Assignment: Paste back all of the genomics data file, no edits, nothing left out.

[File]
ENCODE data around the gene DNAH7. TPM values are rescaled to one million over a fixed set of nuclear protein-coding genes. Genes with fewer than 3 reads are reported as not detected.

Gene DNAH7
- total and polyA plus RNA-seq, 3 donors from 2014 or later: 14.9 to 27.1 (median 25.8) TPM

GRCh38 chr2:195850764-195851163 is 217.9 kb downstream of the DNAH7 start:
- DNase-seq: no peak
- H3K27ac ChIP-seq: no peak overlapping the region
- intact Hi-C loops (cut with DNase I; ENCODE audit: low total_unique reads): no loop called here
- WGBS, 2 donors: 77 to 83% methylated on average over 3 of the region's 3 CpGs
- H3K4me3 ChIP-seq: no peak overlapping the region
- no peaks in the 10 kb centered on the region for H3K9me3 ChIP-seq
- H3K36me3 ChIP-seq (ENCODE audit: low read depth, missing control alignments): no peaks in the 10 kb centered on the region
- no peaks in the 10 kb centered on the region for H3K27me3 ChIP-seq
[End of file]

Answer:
ENCODE data around the gene DNAH7. TPM values are rescaled to one million over a fixed set of nuclear protein-coding genes. Genes with fewer than 3 reads are reported as not detected.

Gene DNAH7
- total and polyA plus RNA-seq, 3 donors from 2014 or later: 14.9 to 27.1 (median 25.8) TPM

GRCh38 chr2:195850764-195851163 is 217.9 kb downstream of the DNAH7 start:
- DNase-seq: no peak
- H3K27ac ChIP-seq: no peak overlapping the region
- intact Hi-C loops (cut with DNase I; ENCODE audit: low total_unique reads): no loop called here
- WGBS, 2 donors: 77 to 83% methylated on average over 3 of the region's 3 CpGs
- H3K4me3 ChIP-seq: no peak overlapping the region
- no peaks in the 10 kb centered on the region for H3K9me3 ChIP-seq
- H3K36me3 ChIP-seq (ENCODE audit: low read depth, missing control alignments): no peaks in the 10 kb centered on the region
- no peaks in the 10 kb centered on the region for H3K27me3 ChIP-seq